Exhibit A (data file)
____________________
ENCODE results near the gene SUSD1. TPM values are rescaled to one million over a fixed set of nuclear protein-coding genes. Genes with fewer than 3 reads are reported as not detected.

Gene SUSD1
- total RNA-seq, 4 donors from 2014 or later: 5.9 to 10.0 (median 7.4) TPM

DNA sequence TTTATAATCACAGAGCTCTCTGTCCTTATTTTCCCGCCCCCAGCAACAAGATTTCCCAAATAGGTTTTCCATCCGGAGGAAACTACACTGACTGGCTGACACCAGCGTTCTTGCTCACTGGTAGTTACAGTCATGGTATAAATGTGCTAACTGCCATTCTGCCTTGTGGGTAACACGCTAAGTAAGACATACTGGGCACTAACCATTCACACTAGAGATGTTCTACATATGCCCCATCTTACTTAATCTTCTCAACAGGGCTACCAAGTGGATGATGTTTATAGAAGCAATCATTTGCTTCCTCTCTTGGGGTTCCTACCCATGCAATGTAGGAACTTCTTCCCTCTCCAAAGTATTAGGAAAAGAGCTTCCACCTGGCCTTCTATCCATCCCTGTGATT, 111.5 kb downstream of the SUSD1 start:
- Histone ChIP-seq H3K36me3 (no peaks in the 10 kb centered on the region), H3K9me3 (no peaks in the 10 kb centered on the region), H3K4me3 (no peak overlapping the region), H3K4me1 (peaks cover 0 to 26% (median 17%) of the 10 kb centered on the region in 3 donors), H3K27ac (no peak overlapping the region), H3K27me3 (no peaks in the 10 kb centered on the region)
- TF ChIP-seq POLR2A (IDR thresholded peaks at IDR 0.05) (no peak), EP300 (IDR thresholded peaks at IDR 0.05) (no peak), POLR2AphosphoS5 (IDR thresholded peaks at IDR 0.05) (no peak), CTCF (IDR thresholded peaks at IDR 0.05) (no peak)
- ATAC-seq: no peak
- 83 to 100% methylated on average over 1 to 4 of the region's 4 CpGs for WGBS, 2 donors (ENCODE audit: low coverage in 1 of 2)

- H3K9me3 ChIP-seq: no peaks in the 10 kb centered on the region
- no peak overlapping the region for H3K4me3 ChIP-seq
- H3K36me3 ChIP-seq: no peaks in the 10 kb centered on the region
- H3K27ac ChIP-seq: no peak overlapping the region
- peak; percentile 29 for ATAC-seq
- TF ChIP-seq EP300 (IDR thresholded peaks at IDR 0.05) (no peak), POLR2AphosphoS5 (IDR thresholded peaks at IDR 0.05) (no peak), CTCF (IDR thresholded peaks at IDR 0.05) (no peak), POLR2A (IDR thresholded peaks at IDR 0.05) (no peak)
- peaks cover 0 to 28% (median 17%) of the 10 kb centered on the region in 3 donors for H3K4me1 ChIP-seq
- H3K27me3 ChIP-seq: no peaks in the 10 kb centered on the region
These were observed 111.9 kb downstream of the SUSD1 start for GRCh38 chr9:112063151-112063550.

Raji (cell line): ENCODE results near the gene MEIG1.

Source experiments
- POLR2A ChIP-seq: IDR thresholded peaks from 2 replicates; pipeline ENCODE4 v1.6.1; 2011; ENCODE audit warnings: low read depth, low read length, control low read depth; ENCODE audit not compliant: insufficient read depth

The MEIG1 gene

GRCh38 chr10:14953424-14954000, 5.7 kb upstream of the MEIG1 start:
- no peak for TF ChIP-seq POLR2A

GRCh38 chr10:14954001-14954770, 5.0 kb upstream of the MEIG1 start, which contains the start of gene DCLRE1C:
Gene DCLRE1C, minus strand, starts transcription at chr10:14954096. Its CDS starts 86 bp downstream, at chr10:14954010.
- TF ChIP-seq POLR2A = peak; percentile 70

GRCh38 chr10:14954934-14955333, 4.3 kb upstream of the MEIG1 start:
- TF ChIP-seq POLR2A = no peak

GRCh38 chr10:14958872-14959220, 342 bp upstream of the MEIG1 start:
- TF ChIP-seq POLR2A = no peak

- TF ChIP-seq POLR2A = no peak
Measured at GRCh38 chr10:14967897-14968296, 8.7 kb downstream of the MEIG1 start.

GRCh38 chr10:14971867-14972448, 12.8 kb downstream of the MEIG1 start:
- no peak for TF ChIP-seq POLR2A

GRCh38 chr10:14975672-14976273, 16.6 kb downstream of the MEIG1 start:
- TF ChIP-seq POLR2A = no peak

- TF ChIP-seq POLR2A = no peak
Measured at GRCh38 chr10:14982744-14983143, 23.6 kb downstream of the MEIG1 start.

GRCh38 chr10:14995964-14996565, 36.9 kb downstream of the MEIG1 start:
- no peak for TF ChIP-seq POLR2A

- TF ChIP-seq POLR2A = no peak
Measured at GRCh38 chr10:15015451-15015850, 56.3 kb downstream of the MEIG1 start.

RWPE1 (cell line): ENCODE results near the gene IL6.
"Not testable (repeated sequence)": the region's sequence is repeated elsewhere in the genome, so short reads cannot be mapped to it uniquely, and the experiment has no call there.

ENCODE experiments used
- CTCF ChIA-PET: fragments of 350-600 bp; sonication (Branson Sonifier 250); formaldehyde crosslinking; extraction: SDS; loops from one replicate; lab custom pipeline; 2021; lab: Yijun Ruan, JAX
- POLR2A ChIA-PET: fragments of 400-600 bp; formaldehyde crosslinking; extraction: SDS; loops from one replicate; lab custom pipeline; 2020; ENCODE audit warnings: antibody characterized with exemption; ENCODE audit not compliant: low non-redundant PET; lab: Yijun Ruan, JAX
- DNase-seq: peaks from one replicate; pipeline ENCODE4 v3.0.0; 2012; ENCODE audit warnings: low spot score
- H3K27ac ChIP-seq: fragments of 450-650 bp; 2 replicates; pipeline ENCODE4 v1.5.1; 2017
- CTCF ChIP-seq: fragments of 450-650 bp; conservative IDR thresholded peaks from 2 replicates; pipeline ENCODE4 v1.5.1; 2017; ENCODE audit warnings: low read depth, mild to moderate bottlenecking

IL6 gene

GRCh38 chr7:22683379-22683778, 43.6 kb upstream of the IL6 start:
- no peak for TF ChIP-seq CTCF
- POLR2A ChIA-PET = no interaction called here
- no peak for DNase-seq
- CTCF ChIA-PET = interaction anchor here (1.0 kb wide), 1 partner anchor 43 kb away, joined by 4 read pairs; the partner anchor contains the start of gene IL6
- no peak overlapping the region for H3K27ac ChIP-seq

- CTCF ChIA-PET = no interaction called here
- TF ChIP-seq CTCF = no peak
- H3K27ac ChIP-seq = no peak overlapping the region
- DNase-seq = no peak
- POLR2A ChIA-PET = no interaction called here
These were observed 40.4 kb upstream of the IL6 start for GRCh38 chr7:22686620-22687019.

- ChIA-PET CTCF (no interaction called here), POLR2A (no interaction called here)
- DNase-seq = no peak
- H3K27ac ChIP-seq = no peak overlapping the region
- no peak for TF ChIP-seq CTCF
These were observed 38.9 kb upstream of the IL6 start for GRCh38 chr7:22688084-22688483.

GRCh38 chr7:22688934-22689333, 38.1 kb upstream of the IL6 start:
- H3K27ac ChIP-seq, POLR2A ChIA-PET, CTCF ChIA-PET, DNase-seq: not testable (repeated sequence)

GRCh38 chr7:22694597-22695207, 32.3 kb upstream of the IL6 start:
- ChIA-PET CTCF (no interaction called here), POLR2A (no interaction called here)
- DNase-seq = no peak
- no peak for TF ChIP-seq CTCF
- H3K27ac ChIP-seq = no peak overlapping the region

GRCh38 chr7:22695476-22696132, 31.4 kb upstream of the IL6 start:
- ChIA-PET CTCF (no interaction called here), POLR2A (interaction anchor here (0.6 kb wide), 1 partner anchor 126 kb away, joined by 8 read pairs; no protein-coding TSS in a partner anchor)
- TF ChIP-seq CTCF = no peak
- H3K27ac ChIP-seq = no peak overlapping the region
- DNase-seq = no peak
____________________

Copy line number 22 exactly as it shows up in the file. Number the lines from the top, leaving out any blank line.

GRCh38 chr10:14953424-14954000, 5.7 kb upstream of the MEIG1 start: